"Despite a favorable reception of Democrat messages during August, House Republicans continue to sustain a favorable brand image with American households, significantly better than House Democrats. This is a tremendous achievement of which we should all be proud.
"For over a year now, House Republicans have surpassed Democrats in effectively communicating our messages. The brand image of House Republicans stands at 50-39 favorable-unfavorable, and the brand image of House Democrats stands at 46-43. We can't let up now.
"Throughout the course of the past five years, we have worked diligently to build a favorable brand image. Despite shifts in the direction of the country and a tough communications environment, our brand has been successfully sustained."
Branding isn't everything, though. Consumer (or in this case, voter) preferences must be taken into account:
"Once again, economy/jobs has eclipsed national security/terrorism as the top concern among Americans. Today, the message is simple yet powerful: jobs, jobs, jobs. According to the New Models survey, economy/jobs stands at 33 percent, followed by defense/terrorism (14 percent), education (10 percent), and health care/prescription drugs (9 percent).
"The issue of the economy is more important than ever, and because voters tend to define the economy in the context of jobs, our central message must remain focused on jobs. The House passed a job creation [sic] package in May, but our jobs message and our efforts to create more jobs must continue.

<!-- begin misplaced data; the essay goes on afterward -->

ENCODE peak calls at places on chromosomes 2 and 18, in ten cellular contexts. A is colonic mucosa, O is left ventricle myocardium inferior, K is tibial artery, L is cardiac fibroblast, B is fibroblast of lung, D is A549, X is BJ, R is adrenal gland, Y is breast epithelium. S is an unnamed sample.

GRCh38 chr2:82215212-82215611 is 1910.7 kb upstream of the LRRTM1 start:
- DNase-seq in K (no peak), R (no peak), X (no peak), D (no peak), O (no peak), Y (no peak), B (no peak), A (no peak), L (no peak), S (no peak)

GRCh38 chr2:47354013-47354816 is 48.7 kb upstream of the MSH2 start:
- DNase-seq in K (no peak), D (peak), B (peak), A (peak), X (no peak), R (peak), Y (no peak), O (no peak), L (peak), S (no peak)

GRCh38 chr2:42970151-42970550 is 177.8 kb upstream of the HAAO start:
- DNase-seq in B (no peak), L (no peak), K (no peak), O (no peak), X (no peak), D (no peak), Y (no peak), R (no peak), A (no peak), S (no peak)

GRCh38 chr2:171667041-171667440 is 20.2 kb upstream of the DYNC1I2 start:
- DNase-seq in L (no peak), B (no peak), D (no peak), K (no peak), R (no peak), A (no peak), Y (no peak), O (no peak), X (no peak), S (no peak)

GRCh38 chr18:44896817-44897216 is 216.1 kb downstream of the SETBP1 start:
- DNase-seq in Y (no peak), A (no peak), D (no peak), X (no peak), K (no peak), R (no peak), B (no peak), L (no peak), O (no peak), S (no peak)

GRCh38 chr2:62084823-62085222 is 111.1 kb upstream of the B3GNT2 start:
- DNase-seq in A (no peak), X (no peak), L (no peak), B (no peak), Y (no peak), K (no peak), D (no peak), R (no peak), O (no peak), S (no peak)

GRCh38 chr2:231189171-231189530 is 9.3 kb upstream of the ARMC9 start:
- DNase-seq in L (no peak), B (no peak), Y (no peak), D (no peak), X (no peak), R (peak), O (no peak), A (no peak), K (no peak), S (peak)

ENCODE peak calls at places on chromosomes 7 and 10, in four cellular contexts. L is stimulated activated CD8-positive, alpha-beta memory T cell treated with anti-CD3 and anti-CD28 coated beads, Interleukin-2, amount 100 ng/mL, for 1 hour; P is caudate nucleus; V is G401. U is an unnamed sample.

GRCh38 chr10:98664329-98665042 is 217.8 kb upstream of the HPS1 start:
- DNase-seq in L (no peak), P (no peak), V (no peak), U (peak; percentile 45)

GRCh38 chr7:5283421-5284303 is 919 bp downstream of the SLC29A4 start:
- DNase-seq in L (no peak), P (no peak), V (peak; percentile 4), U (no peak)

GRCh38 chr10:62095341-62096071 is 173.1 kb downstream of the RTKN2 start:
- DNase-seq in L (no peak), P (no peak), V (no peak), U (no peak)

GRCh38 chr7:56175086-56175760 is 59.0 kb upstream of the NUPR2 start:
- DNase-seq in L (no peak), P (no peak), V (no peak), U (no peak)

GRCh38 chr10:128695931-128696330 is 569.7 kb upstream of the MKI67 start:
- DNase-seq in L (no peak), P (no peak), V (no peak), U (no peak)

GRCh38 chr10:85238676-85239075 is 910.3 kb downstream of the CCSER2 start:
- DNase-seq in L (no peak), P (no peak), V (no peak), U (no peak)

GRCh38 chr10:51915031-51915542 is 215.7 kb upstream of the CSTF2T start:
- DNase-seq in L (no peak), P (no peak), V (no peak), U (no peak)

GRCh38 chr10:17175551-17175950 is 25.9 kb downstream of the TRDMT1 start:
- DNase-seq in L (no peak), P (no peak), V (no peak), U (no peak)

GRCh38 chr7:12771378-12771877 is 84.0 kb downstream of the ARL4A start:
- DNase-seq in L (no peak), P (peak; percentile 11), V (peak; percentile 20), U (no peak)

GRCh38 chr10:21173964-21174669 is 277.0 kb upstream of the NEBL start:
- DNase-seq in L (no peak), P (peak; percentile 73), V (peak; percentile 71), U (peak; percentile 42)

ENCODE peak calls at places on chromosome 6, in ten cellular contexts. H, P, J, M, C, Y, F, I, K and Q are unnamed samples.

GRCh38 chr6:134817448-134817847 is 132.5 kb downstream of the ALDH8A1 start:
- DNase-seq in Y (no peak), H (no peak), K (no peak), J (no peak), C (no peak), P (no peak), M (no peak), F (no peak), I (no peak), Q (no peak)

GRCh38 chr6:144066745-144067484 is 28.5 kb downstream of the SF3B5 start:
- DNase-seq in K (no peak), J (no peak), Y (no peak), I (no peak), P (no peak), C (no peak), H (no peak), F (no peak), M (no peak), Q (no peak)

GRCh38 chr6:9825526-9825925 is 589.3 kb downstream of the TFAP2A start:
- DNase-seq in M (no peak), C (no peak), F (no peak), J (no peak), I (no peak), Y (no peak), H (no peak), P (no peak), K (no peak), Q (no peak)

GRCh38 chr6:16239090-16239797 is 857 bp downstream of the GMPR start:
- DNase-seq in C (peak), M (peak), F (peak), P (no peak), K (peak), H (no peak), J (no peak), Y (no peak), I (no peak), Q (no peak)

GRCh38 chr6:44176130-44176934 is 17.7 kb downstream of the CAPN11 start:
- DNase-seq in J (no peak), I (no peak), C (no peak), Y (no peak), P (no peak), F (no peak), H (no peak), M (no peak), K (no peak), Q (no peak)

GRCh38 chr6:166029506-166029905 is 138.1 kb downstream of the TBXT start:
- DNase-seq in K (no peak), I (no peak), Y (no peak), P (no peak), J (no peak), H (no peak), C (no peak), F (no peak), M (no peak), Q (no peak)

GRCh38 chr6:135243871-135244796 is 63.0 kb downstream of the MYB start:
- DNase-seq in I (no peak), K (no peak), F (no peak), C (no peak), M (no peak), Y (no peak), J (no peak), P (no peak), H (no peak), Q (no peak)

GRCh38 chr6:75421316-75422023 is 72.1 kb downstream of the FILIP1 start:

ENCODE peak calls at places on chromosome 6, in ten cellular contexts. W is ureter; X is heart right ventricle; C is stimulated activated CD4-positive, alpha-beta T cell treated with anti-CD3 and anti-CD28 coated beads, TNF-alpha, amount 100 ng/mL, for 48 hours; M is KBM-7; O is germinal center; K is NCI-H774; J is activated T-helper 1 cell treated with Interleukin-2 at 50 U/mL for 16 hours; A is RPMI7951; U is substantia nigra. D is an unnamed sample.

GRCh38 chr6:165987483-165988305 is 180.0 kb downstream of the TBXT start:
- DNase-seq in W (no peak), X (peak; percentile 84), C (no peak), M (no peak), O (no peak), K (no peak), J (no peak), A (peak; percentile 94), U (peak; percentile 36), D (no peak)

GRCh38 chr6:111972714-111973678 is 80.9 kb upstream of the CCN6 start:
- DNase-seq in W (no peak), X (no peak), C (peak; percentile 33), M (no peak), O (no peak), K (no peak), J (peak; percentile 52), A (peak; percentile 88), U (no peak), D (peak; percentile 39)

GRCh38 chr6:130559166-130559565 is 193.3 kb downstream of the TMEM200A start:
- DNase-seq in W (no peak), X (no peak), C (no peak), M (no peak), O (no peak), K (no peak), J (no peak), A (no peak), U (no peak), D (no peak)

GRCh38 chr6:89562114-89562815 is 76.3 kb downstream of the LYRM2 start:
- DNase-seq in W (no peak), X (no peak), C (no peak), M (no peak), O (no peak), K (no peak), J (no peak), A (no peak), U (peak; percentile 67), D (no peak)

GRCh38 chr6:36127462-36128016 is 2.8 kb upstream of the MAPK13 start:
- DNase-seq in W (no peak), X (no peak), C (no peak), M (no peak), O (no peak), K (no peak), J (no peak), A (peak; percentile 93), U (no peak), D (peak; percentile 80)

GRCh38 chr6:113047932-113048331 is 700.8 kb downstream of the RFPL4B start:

"During these final weeks, keep in mind that we need to frame every bill and issue in the context of jobs and communicate our message from the perspective of jobs and job creation. As your Conference Chair, I ask that you please be attentive to driving a jobs message more than ever before. It is not possible for you to talk about jobs too much!"
Talking about jobs is great -- although some rude person is likely to interrupt and point out that so far, Republican "job creation" efforts have been spectacularly unsuccessful.
A more sobering, realistic perspective on the American economy (and the Republican radical right) can be found in "The Great Unraveling," which I've been reading today. It's much more than a collection of Paul Krugman's columns. As his many fans know, Krugman is an elegant writer as well as an important economic analyst, whose talent for explaining complex issues in lay terms is exceeded only by his political courage. If for some reason you are not already a Krugman reader, listen to this interview yesterday on "Fresh Air." Then buy his book.
This hectic life, Coulter episode
Ann Coulter and I met on "Paula Zahn Now" yesterday evening for a brief discussion of America's international position after 9/11. She doesn't think we need any stinking allies and suggested that we quit the U.N. -- in other words, John Birch Society policy circa 1962 (or Richard Perle circa last spring). The transcript is here; pertinent excerpts with commentary are here (scroll down). Also, I made my first (and perhaps only) Fox News Channel appearance of the new season on Greta van Susteren's show, "On the Record," after the Democratic debate last Tuesday night.
Tomorrow morning I'll be talking about "Big Lies" and other topics with Amy Goodman and Juan Gonzalez on Democracy Now, the alternative news broadcast that airs on various stations at various times around the country.
[1:30 p.m. PDT, Sept. 11, 2003]